Reformed Churchmen

We are Confessional Calvinists and a Prayer Book Church-people. In 2012, we remembered the 350th anniversary of the 1662 Book of Common Prayer; also, we remembered the 450th anniversary of John Jewel's sober, scholarly, and Reformed "An Apology of the Church of England." In 2013, we remembered the publication of the "Heidelberg Catechism" and the influence of Reformed theologians in England, including Heinrich Bullinger's Decades. For 2014: Tyndale's NT translation. For 2015, John Roger, Rowland Taylor and Bishop John Hooper's martyrdom, burned at the stakes. Books of the month. December 2014: Alan Jacob's "Book of Common Prayer" at: January 2015: A.F. Pollard's "Thomas Cranmer and the English Reformation: 1489-1556" at: February 2015: Jaspar Ridley's "Thomas Cranmer" at:

Wednesday, August 13, 2014

(Rev.Dr.Prof.) R. Scott Clark: "A Really Short Case for Infant Baptism"

Clark, R. Scott.  "A Really Short Case for Infant Baptism."  The Heidelblog. 7 Aug 2014.  Accessed 14 Aug 2014.

A portion is reproduced here and the rest of Dr. Clark's article may be accessed at the above URL.  As usual, Dr. Clark writes accessibly, clearly, often pointedly, with scholarship and with applications for the times--and is a voice to be heard. 

A Really Short Case For Infant Baptism (117 words)

infant baptism

There are about 60 million evangelicals in North America. Most of them assume or hold a Baptist interpretation of redemptive history, a Baptist hermeneutic (way of reading Scripture), and consequently, a Baptist view of the sacraments or signs and seals of the covenant of grace. Many evangelicals have never come into contact with the historic Reformed view of the covenant of grace. When all one has ever known is a Baptist view, when all one’s friends and relatives hold a Baptist view, when one has never seen the historic Reformed practice that view can seem implausible, even though it was the view taught by famous and respected Reformers. Often it is assumed that the Reformers must have been influenced by Romanism and that they simply had not finished the job of reforming theology and practice. As a consequence of these assumptions and this sociology (setting in which things are assumed, understood, taught, and interpreted) it can be difficult for Baptists to try to see the Reformed paradigm on its own terms. I get emails regularly asking me to explain the Reformed view. I point correspondents to the large number of HB posts explaining the Reformed view but correspondents frequently ask for something short, on the assumption that if it is true it must be easily and quickly explained. Of course that assumption rests on the assumption that, of course, a Baptist explanation of the New Testament is correct.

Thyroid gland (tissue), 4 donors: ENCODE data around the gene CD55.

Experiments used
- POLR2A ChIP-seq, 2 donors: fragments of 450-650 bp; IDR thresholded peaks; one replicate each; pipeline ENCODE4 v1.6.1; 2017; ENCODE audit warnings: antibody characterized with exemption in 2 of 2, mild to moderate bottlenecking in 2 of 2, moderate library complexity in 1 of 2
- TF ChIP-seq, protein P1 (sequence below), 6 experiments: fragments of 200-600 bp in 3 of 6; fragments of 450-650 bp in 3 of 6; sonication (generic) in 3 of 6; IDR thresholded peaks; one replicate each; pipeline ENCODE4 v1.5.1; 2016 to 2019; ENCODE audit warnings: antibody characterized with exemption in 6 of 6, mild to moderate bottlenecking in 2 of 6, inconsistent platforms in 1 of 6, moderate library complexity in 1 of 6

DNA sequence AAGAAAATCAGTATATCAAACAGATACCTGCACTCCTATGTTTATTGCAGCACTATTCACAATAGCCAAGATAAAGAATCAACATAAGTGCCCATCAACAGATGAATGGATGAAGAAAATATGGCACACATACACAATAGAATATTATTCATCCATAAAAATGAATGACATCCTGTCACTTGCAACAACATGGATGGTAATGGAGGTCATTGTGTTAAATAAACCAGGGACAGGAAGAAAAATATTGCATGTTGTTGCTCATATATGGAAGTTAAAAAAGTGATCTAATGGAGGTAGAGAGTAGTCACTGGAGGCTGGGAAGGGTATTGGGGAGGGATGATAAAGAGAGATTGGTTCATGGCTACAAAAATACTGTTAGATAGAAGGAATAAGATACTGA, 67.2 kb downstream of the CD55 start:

So, I thought it might be useful as a starter for the impatient evangelical inquirer, to try to present the Reformed view in a nutshell. Please do not take this as a comprehensive account. It’s meant to whet the reader’s appetite and to suggest areas where the Reformed view differs from the various Baptist views. It’s meant to be a stimulus to further reading and study (e.g., on the New Covenant).

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